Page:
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If nothing else, MMA is a sport with no shortage of extremes. There are freak athletes, physics-defying displays of violence and stories of calamitous misfortune playing out alongside those of the heart-warming, rags-to-riches variety.
Jorge Masvidal’s tale is one of the latter, an “overnight” success 17 years in the making who came out of nowhere to become a breakout star in 2019 after years toiling as a talented-but-overlooked fixture on the Ultimate Fighting Championship’s lightweight and welterweight rosters. He will fight for the undisputed 170-pound title in the UFC 251 main event on Saturday, as he looks to enter combat sports immortality by taking out Kamaru Usman on seven days’ notice.
A truncated version of the “Gamebred” career biography has been written many times over in the past 15 months, and it’s a story that lends itself to re-telling.
The son of immigrants who grew up in unenviable circumstances in Miami. His father, originally from Cuba, sent to an 18-year federal prison sentence on drug charges when Masvidal was just 4 years old. His mother, from Peru, making ends meet selling beads. Their adolescent offspring, who would one day have his face plastered on billboards across the globe, getting into fights early and often, inadvertently acquiring the tools that would propel him to combat sports stardom 20-plus years later.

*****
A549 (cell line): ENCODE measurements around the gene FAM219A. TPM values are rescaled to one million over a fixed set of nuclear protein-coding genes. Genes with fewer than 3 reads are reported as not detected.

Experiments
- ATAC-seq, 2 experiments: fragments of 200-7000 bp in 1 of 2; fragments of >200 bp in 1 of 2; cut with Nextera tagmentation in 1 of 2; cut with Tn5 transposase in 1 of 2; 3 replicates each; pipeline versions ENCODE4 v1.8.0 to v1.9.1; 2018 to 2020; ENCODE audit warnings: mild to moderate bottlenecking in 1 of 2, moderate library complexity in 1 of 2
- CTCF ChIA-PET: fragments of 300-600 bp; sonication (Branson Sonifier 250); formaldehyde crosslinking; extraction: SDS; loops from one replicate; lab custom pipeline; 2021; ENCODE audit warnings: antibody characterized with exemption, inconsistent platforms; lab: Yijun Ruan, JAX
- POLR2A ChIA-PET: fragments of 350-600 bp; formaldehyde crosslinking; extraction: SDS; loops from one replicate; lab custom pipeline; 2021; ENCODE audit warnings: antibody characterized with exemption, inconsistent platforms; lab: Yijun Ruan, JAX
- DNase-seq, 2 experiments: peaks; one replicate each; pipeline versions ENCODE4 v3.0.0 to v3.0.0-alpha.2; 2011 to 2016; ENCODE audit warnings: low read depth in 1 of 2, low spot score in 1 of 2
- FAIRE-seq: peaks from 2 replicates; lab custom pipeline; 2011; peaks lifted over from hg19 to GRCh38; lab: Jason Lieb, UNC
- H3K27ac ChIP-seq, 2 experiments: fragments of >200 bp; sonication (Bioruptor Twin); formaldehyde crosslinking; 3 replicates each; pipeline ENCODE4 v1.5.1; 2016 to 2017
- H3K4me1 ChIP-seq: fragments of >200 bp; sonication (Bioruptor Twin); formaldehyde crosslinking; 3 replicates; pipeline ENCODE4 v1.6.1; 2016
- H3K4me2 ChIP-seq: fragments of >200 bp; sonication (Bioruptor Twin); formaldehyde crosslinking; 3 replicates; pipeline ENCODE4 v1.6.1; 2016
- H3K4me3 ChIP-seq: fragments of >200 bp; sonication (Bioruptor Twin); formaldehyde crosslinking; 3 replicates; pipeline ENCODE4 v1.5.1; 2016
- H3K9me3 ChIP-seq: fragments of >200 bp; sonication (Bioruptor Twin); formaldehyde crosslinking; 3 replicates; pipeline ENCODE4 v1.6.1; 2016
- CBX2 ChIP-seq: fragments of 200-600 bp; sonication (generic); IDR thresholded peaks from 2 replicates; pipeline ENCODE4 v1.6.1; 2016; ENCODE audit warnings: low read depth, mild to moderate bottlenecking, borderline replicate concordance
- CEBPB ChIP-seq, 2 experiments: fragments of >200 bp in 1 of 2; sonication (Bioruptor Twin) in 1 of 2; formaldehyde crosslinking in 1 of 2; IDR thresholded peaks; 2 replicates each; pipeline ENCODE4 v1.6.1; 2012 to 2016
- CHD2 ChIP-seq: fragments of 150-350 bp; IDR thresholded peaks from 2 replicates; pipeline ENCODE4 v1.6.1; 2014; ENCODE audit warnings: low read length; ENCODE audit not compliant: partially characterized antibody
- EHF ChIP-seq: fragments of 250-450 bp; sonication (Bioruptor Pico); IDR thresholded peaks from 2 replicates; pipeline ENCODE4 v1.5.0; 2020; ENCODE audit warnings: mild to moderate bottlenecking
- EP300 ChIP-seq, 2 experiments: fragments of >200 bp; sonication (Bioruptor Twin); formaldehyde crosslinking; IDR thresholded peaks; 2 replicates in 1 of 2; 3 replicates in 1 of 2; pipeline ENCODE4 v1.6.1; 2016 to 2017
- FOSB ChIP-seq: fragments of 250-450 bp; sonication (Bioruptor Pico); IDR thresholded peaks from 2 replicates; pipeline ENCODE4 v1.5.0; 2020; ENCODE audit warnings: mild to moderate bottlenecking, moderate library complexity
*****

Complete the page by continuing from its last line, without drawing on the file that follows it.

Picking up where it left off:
The “thugged out goon from Miami” began competing in underground bareknuckle fights at 14 years old. He got the call to fight “Ray,” a protégé of Internet sensation Kevin “Kimbo Slice” Ferguson when he was 18 years old and about to place his order in a McDonalds drive thru. That same year, with two victories over “Ray” under his belt and a reputation which preceded him on Miami’s South Beach, he made his professional MMA debut at a small show in Fort Lauderdale, Florida. He knocked out little-known 13-fight veteran Brandon Bledsoe in the first round.